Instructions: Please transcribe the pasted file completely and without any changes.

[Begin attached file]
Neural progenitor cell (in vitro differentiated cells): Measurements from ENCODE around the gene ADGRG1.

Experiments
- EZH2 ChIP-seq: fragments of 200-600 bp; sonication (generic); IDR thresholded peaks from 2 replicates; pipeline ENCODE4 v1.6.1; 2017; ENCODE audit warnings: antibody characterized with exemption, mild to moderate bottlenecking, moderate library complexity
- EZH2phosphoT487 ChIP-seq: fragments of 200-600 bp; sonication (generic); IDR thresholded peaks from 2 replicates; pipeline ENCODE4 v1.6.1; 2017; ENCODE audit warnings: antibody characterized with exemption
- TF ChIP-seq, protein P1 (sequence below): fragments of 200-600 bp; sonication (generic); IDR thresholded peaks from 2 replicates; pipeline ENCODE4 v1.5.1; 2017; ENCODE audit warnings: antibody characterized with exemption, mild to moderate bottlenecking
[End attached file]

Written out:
Neural progenitor cell (in vitro differentiated cells): Measurements from ENCODE around the gene ADGRG1.

Experiments
- EZH2 ChIP-seq: fragments of 200-600 bp; sonication (generic); IDR thresholded peaks from 2 replicates; pipeline ENCODE4 v1.6.1; 2017; ENCODE audit warnings: antibody characterized with exemption, mild to moderate bottlenecking, moderate library complexity
- EZH2phosphoT487 ChIP-seq: fragments of 200-600 bp; sonication (generic); IDR thresholded peaks from 2 replicates; pipeline ENCODE4 v1.6.1; 2017; ENCODE audit warnings: antibody characterized with exemption
- TF ChIP-seq, protein P1 (sequence below): fragments of 200-600 bp; sonication (generic); IDR thresholded peaks from 2 replicates; pipeline ENCODE4 v1.5.1; 2017; ENCODE audit warnings: antibody characterized with exemption, mild to moderate bottlenecking